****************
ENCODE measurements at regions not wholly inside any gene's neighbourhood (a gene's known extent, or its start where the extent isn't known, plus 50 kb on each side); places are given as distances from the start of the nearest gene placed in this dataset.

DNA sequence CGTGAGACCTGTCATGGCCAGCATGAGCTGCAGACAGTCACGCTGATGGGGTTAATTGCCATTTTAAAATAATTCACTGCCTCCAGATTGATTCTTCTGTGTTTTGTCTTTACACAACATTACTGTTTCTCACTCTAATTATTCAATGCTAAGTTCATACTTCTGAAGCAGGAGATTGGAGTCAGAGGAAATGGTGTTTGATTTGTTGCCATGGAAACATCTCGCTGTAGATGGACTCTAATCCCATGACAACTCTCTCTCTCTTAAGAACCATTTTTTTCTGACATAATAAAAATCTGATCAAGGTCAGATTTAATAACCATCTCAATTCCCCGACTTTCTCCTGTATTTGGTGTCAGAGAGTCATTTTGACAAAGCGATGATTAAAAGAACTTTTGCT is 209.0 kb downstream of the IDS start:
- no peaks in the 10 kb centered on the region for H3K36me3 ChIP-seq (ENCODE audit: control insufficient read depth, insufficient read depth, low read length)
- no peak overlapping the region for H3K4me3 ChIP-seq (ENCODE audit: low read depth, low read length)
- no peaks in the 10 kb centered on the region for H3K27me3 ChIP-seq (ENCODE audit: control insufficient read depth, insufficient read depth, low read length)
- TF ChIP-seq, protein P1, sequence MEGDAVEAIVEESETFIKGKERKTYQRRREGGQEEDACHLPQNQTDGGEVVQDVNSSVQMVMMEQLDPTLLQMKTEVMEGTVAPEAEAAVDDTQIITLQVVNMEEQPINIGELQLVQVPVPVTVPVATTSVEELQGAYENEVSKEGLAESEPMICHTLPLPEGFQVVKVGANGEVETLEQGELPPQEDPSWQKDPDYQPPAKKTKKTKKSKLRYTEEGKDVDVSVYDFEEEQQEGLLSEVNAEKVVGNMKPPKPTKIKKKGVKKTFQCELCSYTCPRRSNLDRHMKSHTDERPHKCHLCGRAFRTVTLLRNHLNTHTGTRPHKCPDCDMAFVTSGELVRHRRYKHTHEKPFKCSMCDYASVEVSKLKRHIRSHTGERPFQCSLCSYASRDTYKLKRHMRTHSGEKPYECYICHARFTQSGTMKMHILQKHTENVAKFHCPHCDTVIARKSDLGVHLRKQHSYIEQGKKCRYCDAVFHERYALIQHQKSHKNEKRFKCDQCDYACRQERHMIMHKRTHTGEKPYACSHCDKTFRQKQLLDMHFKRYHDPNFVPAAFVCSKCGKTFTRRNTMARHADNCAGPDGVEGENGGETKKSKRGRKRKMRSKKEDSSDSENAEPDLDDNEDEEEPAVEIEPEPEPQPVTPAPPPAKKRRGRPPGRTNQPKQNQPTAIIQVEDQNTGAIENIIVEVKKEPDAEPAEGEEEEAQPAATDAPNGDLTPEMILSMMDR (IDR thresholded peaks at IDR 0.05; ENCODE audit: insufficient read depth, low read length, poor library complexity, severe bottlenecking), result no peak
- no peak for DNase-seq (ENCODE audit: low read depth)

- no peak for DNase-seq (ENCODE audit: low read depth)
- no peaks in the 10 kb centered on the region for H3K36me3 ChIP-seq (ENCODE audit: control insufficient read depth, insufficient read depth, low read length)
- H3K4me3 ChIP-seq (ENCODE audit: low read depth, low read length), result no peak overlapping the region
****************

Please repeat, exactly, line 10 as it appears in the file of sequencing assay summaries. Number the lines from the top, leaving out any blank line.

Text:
- H3K4me3 ChIP-seq (ENCODE audit: low read depth, low read length), result no peak overlapping the region